I would have been the smartest kid in my first grade class if not for Daniel. Which is a little like saying I could have been the best player on a mediocre high school basketball team if it wasn't for Michael Jordan. It wasn't close, because Daniel was a genius.
The word "genius" gets tossed around a lot, in aggravating and incorrect ways, but Daniel was the real deal. He was a skinny, pale kid who wore glasses and spoke very deliberately. He didn't have an athletic bone in his body, and he shied away from any sign of aggression or physical horseplay from other kids. He was the gentlest person you can imagine, but he wasn't the kind of kid you'd ever call Danny or Dan. Always Daniel.
I liked being around him, even though he prevented me from being the sharpest kid on the block. I always knew I was smarter than the average bear, but Daniel had something different. Everywhere I went, I could already sense I'd meet people who were smarter than me. If I didn't work hard, I'd fall behind. Not so for Daniel. He digested facts in a way that didn't seem human. One skim of a textbook, one encounter with any subject, and the content was embedded permanently in a powerful brain. If I didn't understand something about the planets or mathematics or how plants grew, I went to Daniel first and the teacher second. It amazed me that a mind like his could exist.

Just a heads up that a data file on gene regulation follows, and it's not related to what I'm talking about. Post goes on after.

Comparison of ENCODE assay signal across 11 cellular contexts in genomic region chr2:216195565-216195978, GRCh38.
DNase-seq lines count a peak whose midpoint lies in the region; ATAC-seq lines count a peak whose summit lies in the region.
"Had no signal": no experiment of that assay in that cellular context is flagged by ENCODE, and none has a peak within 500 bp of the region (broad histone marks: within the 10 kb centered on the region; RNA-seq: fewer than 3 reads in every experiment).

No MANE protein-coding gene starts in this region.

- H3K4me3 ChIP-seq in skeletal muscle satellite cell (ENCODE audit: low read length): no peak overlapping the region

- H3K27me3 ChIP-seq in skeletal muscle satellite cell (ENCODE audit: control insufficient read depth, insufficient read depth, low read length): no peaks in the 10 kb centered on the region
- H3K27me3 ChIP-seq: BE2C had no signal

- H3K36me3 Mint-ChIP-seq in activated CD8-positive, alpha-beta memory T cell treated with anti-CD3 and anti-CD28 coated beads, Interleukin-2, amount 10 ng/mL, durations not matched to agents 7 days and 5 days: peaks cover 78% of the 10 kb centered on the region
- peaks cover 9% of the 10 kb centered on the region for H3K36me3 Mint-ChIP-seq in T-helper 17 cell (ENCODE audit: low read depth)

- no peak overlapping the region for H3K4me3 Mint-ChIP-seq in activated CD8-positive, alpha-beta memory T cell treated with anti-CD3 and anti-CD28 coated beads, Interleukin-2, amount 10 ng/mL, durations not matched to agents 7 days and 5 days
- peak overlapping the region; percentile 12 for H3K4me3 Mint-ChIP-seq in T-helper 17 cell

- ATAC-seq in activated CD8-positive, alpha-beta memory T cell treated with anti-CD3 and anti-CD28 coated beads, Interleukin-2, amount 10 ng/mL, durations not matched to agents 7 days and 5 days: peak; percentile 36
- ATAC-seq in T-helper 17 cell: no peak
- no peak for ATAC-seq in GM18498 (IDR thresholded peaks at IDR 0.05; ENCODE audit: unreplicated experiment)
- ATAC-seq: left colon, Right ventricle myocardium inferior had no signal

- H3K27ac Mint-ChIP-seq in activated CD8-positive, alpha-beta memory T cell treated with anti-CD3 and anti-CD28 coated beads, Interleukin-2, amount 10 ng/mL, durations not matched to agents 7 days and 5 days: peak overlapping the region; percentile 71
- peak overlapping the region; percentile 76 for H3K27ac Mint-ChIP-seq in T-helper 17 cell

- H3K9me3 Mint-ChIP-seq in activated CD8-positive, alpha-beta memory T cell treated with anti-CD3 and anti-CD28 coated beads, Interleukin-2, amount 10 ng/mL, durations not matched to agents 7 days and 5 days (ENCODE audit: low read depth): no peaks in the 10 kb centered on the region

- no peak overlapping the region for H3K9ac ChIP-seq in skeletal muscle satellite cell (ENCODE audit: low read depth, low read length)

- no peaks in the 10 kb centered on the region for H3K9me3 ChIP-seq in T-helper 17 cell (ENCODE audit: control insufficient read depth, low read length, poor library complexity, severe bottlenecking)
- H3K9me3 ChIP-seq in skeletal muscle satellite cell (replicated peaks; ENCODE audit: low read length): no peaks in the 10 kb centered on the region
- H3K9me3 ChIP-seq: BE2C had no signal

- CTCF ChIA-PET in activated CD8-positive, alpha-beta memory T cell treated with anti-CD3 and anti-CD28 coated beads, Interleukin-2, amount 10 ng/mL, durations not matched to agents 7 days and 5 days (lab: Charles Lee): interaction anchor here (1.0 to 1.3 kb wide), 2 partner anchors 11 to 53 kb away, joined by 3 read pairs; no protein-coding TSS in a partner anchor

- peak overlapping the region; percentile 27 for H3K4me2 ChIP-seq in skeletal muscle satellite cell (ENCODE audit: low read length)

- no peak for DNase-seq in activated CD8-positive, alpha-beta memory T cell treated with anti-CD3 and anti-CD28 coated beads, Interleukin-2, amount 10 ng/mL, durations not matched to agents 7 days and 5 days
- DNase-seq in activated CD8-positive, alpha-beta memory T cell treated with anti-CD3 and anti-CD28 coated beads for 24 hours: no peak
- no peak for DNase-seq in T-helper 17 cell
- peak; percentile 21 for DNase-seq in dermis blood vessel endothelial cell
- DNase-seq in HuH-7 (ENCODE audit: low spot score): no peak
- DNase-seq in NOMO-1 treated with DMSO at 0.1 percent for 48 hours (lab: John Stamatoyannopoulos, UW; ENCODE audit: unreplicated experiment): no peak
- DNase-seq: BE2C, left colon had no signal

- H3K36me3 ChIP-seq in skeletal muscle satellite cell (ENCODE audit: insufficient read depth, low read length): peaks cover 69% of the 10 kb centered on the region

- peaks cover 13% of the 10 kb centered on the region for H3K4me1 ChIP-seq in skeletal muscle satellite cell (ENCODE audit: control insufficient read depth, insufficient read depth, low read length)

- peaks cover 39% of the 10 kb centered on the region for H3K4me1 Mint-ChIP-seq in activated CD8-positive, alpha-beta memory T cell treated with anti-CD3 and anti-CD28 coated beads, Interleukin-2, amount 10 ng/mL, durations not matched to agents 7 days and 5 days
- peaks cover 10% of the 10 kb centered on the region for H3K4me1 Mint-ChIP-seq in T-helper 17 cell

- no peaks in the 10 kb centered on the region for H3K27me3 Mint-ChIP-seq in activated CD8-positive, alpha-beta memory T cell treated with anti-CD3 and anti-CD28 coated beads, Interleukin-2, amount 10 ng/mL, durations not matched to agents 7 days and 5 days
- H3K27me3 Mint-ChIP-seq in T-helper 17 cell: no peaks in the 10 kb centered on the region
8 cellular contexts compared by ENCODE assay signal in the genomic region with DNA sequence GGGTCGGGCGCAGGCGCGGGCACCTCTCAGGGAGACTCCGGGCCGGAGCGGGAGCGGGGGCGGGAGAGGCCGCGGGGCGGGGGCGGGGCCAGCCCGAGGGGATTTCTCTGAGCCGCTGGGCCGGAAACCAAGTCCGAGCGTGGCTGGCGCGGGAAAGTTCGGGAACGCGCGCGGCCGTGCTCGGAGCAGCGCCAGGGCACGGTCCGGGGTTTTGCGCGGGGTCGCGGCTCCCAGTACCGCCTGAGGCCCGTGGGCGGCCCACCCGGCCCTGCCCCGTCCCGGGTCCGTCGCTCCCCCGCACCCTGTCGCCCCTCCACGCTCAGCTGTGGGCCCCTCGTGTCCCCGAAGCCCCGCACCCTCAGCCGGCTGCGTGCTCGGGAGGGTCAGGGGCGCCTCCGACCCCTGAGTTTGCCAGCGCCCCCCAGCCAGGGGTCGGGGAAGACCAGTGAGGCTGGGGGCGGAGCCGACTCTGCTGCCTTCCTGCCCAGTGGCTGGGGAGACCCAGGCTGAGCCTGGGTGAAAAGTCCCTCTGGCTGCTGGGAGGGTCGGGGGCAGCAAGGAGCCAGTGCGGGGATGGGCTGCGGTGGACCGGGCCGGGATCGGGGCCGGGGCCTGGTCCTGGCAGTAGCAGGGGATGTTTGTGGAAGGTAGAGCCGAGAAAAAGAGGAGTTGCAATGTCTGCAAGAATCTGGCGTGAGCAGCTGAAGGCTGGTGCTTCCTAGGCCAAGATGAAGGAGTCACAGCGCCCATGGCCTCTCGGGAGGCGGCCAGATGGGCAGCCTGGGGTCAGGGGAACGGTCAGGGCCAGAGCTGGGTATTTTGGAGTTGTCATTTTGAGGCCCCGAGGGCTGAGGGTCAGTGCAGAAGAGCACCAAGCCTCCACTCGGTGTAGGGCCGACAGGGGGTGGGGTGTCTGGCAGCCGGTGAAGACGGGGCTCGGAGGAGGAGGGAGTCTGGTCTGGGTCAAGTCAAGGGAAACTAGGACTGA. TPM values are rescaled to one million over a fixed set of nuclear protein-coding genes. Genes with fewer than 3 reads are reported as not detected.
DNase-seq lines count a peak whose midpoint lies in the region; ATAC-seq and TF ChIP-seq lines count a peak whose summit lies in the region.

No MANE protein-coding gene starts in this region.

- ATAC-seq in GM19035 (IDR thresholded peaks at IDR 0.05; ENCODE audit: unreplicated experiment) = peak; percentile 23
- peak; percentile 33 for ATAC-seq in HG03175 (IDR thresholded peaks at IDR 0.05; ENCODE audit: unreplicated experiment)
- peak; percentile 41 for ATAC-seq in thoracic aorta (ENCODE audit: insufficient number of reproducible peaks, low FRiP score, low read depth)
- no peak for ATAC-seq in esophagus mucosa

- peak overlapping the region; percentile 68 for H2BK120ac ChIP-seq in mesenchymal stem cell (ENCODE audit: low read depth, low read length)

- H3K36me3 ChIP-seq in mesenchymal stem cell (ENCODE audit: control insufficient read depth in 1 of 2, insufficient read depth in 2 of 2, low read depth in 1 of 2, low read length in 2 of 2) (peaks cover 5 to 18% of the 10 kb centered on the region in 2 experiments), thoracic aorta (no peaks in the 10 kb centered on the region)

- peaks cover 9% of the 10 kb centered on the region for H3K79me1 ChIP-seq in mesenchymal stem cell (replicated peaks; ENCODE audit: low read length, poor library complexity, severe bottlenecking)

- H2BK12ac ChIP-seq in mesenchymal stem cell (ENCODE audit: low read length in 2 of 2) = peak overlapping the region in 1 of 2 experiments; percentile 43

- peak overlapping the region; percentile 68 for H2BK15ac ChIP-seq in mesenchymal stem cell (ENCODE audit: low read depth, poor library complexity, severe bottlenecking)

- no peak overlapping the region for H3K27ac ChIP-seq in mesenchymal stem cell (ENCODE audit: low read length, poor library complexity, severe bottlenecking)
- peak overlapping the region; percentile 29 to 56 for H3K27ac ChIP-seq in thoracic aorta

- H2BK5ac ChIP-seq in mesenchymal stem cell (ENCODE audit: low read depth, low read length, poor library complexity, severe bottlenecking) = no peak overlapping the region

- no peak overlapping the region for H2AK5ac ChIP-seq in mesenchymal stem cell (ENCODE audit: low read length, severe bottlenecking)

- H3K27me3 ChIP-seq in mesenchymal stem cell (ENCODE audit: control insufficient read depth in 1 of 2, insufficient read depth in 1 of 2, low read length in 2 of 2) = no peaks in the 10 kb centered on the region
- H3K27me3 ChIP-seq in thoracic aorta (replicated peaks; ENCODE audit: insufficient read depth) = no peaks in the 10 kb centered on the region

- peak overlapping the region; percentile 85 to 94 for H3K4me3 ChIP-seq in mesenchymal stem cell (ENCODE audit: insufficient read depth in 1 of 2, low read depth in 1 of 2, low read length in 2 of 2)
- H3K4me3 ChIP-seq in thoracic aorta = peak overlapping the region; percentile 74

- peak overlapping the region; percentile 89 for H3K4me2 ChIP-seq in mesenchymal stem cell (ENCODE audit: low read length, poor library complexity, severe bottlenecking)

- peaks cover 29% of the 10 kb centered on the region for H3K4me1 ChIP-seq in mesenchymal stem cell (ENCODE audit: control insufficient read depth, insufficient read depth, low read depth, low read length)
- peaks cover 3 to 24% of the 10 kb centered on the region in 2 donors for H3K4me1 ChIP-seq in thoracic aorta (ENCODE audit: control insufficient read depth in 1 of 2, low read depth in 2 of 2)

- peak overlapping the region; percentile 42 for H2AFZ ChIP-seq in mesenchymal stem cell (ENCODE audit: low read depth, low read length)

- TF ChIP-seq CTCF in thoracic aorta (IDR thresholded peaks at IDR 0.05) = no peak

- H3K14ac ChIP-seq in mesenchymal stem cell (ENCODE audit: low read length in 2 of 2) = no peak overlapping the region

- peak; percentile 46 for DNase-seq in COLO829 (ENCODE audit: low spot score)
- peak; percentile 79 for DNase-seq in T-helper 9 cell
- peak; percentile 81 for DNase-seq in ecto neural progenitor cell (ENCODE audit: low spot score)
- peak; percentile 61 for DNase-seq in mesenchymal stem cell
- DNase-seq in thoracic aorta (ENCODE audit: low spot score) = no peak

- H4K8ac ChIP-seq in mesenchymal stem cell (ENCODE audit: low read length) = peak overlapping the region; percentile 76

I invited Daniel over to my house to hang out one Saturday. We stayed inside on a beautiful fall afternoon, because Daniel wasn't the kind to go out exploring. After an hour or so, a group of my friends came over wanting to play football. They stood by my deck, holding the ball, watching Daniel with suspicion. They purposefully asked me and not him. To my credit, I tried to convince Daniel to play. But I might as well have asked a fish to take a bicycle ride.